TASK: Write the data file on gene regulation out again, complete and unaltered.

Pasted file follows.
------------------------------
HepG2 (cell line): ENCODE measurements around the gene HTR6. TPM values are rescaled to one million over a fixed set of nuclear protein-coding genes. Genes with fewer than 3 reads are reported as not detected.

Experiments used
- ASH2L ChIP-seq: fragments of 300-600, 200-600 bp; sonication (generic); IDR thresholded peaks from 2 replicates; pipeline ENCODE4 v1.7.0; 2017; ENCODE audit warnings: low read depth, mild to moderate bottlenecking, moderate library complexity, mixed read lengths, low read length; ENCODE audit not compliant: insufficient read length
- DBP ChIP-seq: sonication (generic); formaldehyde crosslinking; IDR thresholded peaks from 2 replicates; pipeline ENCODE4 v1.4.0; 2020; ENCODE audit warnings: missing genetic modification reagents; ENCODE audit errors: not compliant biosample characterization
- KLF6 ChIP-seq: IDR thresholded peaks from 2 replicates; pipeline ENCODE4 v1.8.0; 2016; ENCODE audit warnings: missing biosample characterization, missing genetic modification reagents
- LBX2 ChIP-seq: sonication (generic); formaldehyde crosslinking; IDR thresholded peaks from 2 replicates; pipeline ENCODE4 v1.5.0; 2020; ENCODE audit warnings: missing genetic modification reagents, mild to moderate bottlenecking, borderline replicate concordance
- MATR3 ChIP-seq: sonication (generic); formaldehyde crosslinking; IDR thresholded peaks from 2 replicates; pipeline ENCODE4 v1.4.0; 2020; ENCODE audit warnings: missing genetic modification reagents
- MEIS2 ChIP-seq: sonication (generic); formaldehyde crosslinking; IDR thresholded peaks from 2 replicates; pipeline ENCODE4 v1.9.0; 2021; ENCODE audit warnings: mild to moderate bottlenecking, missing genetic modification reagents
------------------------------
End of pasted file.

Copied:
HepG2 (cell line): ENCODE measurements around the gene HTR6. TPM values are rescaled to one million over a fixed set of nuclear protein-coding genes. Genes with fewer than 3 reads are reported as not detected.

Experiments used
- ASH2L ChIP-seq: fragments of 300-600, 200-600 bp; sonication (generic); IDR thresholded peaks from 2 replicates; pipeline ENCODE4 v1.7.0; 2017; ENCODE audit warnings: low read depth, mild to moderate bottlenecking, moderate library complexity, mixed read lengths, low read length; ENCODE audit not compliant: insufficient read length
- DBP ChIP-seq: sonication (generic); formaldehyde crosslinking; IDR thresholded peaks from 2 replicates; pipeline ENCODE4 v1.4.0; 2020; ENCODE audit warnings: missing genetic modification reagents; ENCODE audit errors: not compliant biosample characterization
- KLF6 ChIP-seq: IDR thresholded peaks from 2 replicates; pipeline ENCODE4 v1.8.0; 2016; ENCODE audit warnings: missing biosample characterization, missing genetic modification reagents
- LBX2 ChIP-seq: sonication (generic); formaldehyde crosslinking; IDR thresholded peaks from 2 replicates; pipeline ENCODE4 v1.5.0; 2020; ENCODE audit warnings: missing genetic modification reagents, mild to moderate bottlenecking, borderline replicate concordance
- MATR3 ChIP-seq: sonication (generic); formaldehyde crosslinking; IDR thresholded peaks from 2 replicates; pipeline ENCODE4 v1.4.0; 2020; ENCODE audit warnings: missing genetic modification reagents
- MEIS2 ChIP-seq: sonication (generic); formaldehyde crosslinking; IDR thresholded peaks from 2 replicates; pipeline ENCODE4 v1.9.0; 2021; ENCODE audit warnings: mild to moderate bottlenecking, missing genetic modification reagents